They also go on to claim that Satan targets women because we are “the weaker of the two [sexes].” I was a little surprised that they made this argument, because its premise is that women are either morally or mentally (or both) inferior to men. If Satan targeted the woman because she was “weaker,” it necessarily means that women are more easily deceived, have weak moral wills, are not as autonomous, aren’t as capable of expressing agency, and are more easily corruptible than men. That’s some pretty blatant misogyny.

What also frustrates me is that they frame the way that Satan targets women as “an assault on femininity.” That’s just more of their gender essentialism speaking, but heavens does it make me want to tear my hair out. Being feminine and being a woman are not the same thing, and this belief centers the white, heterosexual, American perspective as the standard. But, to them, “femininity” and “womanhood” are not just synonyms, they are the exact same thing.

John closes out the chapter with six pages of blaming Satan for his sexism. After describing a woman’s soul as “a bloody mess,” he spends a lot of time talking about how, as a manly man who mans very dudely, he doesn’t like taking the time to understand women.  But that has nothing to do with sexism or misogyny or patriarchy. Nope. It’s because Satan wants to use him to get back at women for being pretty.

So, these are the conclusions of this chapter:

  1. Rapists rape because Satan made them do it, but they only rape foolish people who sort of deserve it anyway.
  2. Misogyny and patriarchy are really just Satan attacking women cuz we’re pretty and are capable of being preggo.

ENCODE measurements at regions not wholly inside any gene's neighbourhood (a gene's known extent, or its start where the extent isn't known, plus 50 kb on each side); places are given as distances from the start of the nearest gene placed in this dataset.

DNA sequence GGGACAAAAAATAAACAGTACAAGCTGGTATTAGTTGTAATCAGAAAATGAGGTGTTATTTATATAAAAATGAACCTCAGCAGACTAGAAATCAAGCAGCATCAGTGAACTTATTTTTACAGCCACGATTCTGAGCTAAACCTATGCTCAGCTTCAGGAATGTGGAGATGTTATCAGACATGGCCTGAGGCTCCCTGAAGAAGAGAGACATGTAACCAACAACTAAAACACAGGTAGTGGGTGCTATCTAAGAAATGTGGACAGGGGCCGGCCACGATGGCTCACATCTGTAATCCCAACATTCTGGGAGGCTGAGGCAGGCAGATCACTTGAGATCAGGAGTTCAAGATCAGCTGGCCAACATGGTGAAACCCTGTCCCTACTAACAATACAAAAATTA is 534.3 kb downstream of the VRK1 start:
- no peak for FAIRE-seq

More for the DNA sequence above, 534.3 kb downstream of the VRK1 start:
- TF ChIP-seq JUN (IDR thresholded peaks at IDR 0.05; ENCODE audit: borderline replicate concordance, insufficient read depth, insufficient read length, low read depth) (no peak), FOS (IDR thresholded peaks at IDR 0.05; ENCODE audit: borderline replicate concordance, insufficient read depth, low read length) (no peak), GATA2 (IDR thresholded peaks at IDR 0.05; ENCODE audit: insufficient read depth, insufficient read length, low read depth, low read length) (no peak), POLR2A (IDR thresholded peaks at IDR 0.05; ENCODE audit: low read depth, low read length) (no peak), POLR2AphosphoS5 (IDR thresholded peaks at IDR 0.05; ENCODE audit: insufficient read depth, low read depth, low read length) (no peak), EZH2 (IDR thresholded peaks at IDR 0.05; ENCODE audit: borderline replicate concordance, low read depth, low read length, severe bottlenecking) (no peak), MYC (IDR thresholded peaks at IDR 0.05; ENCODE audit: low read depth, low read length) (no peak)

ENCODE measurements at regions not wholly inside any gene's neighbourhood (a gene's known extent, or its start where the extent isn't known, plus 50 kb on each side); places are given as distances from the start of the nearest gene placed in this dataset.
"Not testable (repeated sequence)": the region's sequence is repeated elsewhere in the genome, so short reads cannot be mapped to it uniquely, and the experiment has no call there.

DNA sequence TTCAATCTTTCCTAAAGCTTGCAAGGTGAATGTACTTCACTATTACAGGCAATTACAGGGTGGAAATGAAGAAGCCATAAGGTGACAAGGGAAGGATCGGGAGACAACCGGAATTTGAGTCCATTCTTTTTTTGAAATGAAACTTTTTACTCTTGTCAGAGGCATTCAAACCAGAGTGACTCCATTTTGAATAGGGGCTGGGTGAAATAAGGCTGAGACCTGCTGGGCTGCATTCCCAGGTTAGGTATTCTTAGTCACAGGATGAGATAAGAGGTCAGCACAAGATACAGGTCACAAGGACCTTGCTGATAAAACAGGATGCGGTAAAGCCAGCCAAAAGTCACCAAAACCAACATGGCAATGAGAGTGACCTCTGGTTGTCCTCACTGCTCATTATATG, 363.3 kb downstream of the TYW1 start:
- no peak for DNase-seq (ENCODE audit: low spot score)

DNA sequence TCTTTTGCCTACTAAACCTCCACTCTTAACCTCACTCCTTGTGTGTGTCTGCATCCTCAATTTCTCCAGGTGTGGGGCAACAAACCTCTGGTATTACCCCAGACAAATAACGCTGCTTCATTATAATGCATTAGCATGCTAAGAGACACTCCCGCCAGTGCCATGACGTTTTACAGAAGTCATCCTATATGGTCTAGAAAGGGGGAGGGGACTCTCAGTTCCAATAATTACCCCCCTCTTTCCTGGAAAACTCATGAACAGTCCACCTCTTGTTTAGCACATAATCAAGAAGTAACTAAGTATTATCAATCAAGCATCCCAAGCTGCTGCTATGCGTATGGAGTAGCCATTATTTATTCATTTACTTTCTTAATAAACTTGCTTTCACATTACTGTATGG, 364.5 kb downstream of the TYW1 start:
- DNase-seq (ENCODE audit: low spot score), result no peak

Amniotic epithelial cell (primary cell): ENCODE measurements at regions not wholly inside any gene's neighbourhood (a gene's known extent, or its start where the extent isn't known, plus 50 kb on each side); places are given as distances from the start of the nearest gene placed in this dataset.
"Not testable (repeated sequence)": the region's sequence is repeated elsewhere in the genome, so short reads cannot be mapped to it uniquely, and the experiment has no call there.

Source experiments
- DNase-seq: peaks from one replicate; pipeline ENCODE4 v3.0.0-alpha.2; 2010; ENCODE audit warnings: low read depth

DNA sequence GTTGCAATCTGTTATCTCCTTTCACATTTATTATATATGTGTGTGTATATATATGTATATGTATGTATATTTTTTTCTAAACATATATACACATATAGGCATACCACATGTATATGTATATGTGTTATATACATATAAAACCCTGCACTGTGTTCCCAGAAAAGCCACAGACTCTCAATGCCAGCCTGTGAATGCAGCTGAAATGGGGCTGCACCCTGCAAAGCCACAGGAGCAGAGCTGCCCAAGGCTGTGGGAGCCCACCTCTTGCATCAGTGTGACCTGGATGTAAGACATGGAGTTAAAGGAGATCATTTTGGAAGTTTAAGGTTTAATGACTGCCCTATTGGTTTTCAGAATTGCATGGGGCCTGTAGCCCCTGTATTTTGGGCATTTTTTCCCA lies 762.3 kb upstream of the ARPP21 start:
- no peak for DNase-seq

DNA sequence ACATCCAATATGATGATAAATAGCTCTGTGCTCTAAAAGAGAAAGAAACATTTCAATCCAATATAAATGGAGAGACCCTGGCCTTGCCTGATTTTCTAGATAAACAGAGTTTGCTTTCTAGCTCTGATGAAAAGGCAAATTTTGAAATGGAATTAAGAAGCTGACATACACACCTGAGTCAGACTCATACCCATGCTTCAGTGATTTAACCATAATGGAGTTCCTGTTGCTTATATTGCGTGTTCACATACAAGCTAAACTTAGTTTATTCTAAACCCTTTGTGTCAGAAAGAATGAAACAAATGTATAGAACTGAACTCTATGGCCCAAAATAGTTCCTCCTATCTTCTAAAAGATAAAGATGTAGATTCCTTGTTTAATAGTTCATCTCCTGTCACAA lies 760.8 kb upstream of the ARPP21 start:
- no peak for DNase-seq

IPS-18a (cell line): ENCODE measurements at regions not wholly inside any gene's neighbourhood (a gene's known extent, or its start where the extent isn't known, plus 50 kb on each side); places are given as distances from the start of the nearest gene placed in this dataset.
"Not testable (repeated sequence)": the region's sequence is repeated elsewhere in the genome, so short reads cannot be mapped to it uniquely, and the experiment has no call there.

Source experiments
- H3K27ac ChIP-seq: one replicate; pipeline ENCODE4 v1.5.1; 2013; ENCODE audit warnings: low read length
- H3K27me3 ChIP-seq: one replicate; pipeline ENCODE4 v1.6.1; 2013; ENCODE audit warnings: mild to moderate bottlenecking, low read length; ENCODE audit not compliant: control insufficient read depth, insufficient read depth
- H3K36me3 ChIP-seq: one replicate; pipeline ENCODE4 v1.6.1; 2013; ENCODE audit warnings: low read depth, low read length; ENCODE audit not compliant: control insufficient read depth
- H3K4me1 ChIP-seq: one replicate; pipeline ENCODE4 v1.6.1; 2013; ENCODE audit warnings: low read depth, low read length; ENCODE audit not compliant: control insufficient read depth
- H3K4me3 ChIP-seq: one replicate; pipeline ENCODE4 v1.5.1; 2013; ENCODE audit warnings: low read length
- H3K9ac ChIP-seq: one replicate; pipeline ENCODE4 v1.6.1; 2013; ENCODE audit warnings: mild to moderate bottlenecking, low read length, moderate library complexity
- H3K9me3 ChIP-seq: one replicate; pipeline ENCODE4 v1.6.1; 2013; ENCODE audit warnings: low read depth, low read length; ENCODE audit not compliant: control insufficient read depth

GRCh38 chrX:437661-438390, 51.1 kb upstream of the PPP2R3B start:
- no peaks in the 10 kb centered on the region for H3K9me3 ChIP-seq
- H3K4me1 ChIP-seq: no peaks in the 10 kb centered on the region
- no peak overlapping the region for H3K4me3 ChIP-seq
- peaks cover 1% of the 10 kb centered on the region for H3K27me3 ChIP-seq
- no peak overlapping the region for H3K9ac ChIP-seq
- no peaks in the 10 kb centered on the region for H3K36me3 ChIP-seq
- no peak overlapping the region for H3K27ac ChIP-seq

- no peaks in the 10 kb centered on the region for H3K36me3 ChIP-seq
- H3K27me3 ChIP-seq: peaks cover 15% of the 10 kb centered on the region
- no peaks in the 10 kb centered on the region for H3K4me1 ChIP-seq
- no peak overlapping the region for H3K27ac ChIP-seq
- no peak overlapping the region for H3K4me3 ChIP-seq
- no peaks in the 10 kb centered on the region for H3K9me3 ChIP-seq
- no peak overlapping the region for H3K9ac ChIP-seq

3. It just makes sense for Satan to attack us. Men are more moral and more intelligent.


"Captivating" Review: 48-60, "Dominating" and "Desolate" Women

kamino gravity

Finally, Stasi’s moved past her obsession with beauty, at least for the moment.

She opens this section by arguing that the primary consequence of The Fall and The Curse is that women want to control and dominate. Which, ok, for the sake of argument I suppose I can give her that. I don’t have any real reason to argue with this interpretation of Genesis 3. I’d also argue that the same thing goes for men, as well—the curse that God gives them also has them fighting for control and dominance, so . . .

But, Stasi has a pretty narrow view of what “controlling” and “dominating” are (with examples like Mrs. John Dashwood from Sense and Sensibility), and she take an interesting approach to defining these terms: she defines them by what she believes is their opposite. In this book, that is vulnerability. In order not to be the conniving, manipulative women she holds up as examples (like Lady MacBeth), we have to be vulnerable. Vulnerability and tenderness is feminine, and feminine is good.